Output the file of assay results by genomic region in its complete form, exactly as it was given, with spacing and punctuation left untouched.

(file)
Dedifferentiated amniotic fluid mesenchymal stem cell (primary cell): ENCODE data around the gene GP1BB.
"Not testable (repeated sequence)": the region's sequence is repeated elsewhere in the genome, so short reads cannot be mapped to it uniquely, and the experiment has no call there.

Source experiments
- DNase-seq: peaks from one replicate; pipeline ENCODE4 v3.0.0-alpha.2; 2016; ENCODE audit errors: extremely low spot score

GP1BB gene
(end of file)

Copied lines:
Dedifferentiated amniotic fluid mesenchymal stem cell (primary cell): ENCODE data around the gene GP1BB.
"Not testable (repeated sequence)": the region's sequence is repeated elsewhere in the genome, so short reads cannot be mapped to it uniquely, and the experiment has no call there.

Source experiments
- DNase-seq: peaks from one replicate; pipeline ENCODE4 v3.0.0-alpha.2; 2016; ENCODE audit errors: extremely low spot score

GP1BB gene